The future of Bryant’s Walk, the formerly eucalyptus-lined pathway that runs parallel to Kapiolani Road, was discussed by architects, Mills historians, professors, a student and other leaders in a tree planting discussion last Friday.
The Tasmanian Blue Gum Eucalyptus trees that once sandwiched Bryant’s Walk were removed from campus this summer- a decision made because the trees posed a threat to the ecosystem and health of Mills.
According to Karen Maggio, associate vice president of Campus Planning and Facilities, the replacement trees will be planted in the late summer or fall of 2009, after the Graduate School of Business is completed in the meadow adjacent to
Kapiolani Road. Construction crews have not yet broken ground for the project.
Although the group at Friday’s tree planting meeting discussed the potential of replanting a variety of trees-including eucalyptus for history’s sake-it was apparent that the days of the Tasmanian Blue Gum were over.
According to Maggio, eucalyptus “is perceived by many in the Botany world as a weed.”
When they were planted 100 years ago, Maggio said people “didn’t know how invasive eucalyptus trees were.”
Should the college decide to replant eucalyptus trees, Maggio said the less invasive Saligna Eucalyptus, more commonly known as the Sydney Eucalyptus, would be chosen.
Eucalyptus trees are not native to California and Assistant Professor of Biology Dr. Susan Spiller said she perfers the idea of planting native trees in the area.
“My initial reaction is to see if we could find an indigenous plant, but I know that Mills history has this eucalyptus as a part of its iconography and culture and I respect that,” Spiller said. “But it is important that whatever plants we plant not lose their limbs so easily.”
To try to address many of the campus’s concerns, the group decided on a list of criteria for the tree candidates that will be replanted in the prized space.
The group decided that the chosen tree must be an evergreen, but the type of evergreen has not yet been decided. According to Spiller, evergreens are trees that never lose all of their leaves at one time.
The new trees must also be upright with a canopy that will not spread too far over the road or the Graduate School of Business building. Maggio said the chosen tree would preferably have a light bark that would reflect sun light. The various trees’ branch strength and root systems will also be taken into consideration. One thing for certain is that the new trees must be tall in order to maintain the commanding presence the eucalyptuses had.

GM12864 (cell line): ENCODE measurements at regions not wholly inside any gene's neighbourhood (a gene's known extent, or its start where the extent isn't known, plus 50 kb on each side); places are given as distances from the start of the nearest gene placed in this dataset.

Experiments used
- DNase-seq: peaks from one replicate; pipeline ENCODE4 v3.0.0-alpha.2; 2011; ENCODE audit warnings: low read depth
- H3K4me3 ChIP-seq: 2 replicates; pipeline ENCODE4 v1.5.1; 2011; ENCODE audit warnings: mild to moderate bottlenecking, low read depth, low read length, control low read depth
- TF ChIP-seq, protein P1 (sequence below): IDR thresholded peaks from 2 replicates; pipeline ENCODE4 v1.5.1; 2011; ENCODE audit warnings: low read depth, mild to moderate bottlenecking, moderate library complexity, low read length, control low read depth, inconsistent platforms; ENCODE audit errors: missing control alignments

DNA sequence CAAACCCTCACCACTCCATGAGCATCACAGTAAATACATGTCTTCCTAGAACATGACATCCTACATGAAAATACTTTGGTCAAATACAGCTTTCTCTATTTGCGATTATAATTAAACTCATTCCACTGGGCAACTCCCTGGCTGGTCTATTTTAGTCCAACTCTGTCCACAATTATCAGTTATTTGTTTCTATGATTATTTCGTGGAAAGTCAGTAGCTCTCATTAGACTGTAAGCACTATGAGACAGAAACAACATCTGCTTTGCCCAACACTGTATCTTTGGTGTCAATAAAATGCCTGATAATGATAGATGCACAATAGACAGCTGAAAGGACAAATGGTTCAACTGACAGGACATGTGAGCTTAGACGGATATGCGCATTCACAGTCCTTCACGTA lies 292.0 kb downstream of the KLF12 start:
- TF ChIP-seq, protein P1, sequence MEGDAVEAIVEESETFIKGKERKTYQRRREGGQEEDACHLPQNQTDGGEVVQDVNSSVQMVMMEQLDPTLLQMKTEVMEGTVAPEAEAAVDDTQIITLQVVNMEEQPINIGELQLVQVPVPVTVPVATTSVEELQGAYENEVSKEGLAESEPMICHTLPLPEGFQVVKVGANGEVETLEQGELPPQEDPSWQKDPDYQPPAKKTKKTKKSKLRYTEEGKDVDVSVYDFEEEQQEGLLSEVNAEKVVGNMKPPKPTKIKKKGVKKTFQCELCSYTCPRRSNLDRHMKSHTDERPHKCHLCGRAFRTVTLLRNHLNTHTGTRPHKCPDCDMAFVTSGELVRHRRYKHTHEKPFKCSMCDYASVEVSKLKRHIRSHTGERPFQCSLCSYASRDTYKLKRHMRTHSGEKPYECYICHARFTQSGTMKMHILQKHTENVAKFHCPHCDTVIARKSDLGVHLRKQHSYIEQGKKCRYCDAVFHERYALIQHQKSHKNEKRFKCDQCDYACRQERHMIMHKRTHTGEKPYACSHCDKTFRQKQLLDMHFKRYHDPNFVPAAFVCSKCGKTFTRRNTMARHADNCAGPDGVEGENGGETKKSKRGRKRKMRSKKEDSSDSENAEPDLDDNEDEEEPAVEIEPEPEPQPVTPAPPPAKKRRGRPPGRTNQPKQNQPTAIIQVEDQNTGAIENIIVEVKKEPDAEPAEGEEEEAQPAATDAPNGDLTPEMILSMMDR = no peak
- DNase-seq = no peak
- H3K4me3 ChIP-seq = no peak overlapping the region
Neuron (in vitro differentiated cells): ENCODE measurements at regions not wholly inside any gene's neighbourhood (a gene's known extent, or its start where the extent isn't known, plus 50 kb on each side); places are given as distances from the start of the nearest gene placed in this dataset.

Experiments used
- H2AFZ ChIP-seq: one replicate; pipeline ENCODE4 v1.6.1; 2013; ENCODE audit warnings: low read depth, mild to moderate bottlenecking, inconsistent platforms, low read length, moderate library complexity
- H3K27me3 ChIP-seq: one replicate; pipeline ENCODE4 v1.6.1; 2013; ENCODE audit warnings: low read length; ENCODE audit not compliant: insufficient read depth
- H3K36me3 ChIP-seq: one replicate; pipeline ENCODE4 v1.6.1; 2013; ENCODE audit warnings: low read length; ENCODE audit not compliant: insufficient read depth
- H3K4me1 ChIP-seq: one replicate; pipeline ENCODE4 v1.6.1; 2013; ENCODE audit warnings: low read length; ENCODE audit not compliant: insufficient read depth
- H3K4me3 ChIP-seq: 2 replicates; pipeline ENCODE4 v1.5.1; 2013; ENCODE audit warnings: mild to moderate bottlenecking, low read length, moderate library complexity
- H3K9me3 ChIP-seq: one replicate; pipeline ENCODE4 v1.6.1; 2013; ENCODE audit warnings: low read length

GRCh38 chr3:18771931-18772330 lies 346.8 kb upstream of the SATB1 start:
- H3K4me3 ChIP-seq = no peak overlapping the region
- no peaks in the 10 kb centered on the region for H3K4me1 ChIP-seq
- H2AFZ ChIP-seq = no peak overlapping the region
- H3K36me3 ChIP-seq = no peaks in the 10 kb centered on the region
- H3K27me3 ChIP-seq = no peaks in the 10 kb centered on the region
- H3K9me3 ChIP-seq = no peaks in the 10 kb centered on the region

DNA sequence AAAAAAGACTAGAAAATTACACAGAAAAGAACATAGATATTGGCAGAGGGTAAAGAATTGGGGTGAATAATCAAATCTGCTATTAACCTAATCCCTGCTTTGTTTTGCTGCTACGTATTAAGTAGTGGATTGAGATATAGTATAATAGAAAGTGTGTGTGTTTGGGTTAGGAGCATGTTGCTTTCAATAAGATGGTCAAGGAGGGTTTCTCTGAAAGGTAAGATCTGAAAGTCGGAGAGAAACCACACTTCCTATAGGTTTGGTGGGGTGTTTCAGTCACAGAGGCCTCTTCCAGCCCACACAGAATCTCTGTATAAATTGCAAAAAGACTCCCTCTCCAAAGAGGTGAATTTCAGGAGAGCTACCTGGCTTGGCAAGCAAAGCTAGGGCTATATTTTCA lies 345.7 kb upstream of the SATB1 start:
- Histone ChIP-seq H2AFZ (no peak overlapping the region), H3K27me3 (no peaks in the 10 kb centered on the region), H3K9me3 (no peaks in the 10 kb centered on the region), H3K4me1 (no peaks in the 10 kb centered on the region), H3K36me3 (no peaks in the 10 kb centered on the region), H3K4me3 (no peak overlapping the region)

In addition to these criteria, meeting attendees agreed that the college needs to decide if it wants to plant trees that acknowledge the iconic eucalyptus’ heritage at Mills, or trees that begin a new era.
Also, they need to decide whether to plant either native or non-native species. The usefulness of the new trees’ wood after it is cut down will also be considered.
According to Maggio, the wood of the eucalyptus trees removed over the summer will be used for college memorabilia, in part because it is too weak to make furniture, flooring, or anything else substantial.
Biology Professor Dr. Bruce Pavlik suggested the use of Bryant Walk as a historical journey. He proposed a pathway with one end showcasing native plants that pay homage to the days of the Ohlone, the native people of the Bay Area. The middle section of the walkway would consist of trees, most likely the eucalyptus that represent Mills’ history. These trees would then lead to others at the end of the pathway that would represent the future of ecology of Mills.
“Can the history of our thinking be shown in the transition of one species to another?” he asked. “Why just be one thing or another when you can tell a story?”
According to Campus Architect Karen Fiene, the trees will be bought from a nursery if they are locally grown. However, if the trees are not raised by local growers, they will instead be grown from seed on the Mills Campus, which, according to Maggio, is the same way Cyrus Mills cultivated the Blue Gum Eucalyptus.
Making a timely decision is imperative in case the trees must be grown by seed; even so, Maggio stressed the importance of a thorough decision-making process.
“We want to be sure we make the right decision,” she said. “Whatever we decide to do will be around for another hundred years.”